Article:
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Chapter: Plant Biochemistry: The Calvin cycle catalyzes photosynthetic CO2 assimilation

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Ribulose bisphosphate carboxylase catalyzes the fixation of CO2

The key reaction for photosynthetic CO2 assimilation is the binding of atmospheric CO2 to the acceptor ribulose 1,5-bisphosphate (RuBP) to syn­ thesize two molecules of 3-phosphoglycerate.

Ribulose bisphosphate carboxylase catalyzes the fixation of CO2


The key reaction for photosynthetic CO2 assimilation is the binding of atmospheric CO2 to the acceptor ribulose 1,5-bisphosphate (RuBP) to syn­ thesize two molecules of 3-phosphoglycerate. The reaction is very exer­ gonic ( Go -35 kJ/mol) and therefore virtually irreversible. It is catalyzed by the enzyme ribulose bisphosphate carboxylase/oxygenase (abbreviated RubisCO). It is also called oxygenase because the same enzyme also catalyzes a side-reaction in which the ribulose bisphosphate reacts with O2 (Fig. 6.4).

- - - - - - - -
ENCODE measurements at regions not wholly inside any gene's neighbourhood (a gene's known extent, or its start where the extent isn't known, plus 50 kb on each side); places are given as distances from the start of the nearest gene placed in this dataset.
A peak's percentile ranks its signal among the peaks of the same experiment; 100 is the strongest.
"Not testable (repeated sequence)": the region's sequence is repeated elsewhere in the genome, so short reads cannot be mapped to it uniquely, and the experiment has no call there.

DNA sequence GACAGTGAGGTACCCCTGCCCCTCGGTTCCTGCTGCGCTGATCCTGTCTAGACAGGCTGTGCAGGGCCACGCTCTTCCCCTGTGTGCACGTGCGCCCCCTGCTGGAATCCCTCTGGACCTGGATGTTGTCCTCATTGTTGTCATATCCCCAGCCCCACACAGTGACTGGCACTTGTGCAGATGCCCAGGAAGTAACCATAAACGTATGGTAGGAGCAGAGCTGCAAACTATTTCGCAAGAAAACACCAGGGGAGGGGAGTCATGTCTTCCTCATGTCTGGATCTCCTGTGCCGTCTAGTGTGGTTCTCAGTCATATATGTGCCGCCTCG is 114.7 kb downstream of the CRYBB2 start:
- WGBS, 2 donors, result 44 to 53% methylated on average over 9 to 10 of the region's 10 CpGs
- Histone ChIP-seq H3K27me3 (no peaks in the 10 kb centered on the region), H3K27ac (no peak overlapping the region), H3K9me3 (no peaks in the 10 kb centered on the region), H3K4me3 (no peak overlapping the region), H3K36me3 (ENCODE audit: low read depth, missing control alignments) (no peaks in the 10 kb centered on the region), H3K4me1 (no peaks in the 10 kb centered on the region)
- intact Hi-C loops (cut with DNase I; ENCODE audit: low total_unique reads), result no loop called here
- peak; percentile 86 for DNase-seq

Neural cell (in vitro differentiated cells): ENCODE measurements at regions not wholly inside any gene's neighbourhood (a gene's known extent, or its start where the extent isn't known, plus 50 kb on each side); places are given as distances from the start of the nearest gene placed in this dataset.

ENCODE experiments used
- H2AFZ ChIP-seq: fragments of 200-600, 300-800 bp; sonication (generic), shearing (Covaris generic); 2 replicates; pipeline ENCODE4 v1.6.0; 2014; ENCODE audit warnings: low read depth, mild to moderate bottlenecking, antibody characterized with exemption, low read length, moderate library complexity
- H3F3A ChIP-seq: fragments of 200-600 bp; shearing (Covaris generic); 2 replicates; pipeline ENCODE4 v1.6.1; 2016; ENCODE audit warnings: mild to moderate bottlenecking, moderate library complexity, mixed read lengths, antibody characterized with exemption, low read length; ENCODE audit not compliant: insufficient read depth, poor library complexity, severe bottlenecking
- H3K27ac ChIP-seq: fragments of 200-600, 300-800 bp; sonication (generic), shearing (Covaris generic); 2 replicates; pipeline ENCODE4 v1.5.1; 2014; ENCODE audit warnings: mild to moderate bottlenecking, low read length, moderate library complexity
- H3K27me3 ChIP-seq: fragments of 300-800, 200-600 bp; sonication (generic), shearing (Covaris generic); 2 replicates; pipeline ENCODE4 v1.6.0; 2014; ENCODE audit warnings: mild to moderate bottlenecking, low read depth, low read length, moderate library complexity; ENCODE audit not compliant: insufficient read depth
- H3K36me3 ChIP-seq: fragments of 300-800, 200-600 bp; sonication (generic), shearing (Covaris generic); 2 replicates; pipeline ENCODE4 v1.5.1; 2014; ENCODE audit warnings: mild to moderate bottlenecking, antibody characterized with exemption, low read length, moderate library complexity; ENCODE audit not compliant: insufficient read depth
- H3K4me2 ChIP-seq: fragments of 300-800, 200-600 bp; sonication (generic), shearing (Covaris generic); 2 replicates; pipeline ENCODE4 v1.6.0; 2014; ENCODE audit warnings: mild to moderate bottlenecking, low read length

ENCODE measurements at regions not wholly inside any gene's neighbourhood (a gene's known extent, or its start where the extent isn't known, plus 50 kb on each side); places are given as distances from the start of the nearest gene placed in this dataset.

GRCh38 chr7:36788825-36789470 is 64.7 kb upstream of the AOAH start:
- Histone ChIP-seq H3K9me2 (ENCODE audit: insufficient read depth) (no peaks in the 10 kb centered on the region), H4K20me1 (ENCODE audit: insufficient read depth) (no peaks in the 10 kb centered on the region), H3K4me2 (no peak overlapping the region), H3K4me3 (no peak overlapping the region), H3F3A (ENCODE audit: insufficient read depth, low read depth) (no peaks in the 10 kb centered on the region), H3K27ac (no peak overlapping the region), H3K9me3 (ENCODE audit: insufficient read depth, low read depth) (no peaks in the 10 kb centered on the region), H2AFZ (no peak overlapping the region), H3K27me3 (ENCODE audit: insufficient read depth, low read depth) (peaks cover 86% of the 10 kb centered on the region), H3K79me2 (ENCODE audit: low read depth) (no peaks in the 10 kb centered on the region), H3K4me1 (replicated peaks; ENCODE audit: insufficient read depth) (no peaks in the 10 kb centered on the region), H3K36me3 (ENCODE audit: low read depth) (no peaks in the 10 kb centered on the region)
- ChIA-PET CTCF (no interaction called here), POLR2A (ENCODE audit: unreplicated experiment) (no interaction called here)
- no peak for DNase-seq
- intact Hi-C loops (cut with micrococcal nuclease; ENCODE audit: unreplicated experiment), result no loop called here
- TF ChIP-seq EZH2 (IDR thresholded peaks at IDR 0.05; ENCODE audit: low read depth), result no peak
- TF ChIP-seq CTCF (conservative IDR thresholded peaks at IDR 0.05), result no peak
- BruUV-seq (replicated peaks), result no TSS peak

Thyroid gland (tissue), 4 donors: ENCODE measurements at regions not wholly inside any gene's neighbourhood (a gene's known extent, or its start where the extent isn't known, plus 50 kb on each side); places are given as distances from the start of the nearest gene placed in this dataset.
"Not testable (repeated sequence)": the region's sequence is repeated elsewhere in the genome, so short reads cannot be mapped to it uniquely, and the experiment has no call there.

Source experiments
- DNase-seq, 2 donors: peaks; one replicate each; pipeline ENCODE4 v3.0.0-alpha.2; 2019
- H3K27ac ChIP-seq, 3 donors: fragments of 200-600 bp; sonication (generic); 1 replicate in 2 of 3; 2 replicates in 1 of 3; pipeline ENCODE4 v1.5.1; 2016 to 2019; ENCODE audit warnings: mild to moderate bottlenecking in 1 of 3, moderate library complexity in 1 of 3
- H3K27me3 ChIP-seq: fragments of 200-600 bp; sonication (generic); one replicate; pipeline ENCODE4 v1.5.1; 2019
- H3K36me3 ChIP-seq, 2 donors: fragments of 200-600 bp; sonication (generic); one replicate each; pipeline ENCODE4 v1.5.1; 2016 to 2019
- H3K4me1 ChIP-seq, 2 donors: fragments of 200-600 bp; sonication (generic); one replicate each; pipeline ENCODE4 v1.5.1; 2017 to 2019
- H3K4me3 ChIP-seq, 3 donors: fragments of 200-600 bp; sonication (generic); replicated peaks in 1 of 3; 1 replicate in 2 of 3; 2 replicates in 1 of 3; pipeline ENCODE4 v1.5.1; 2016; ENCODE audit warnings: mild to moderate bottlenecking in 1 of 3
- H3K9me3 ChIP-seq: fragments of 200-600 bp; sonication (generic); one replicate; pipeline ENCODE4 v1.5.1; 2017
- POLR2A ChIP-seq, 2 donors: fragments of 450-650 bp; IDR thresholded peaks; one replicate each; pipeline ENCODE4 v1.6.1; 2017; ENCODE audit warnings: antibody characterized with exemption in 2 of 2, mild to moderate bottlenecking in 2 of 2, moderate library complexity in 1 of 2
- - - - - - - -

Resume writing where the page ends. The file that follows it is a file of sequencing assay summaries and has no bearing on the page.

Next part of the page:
Figure 6.5 shows the reaction sequence of the carboxylase reaction. Keto-enol isomerization of RuBP yields an enediol, which reacts with CO2 to form the intermediate 2-carboxy 3-ketoarabinitol 1,5-bisphosphate, which is cleaved to two molecules of 3-phosphoglycerate. In the oxygenase reac-tion, an unavoidable by-reaction, probably O2, reacts in a similar way as CO2 with the enediol to form a peroxide as an intermediate. In a subsequent cleavage of the O2 adduct, one atom of the O2 molecule is released in the form of water and the other is incorporated into the carbonyl group of 2-phosphoglycolate (Fig. 6.6). The final products of the oxygenase reaction are 2-phosphoglycolate and 3-phosphoglycerate.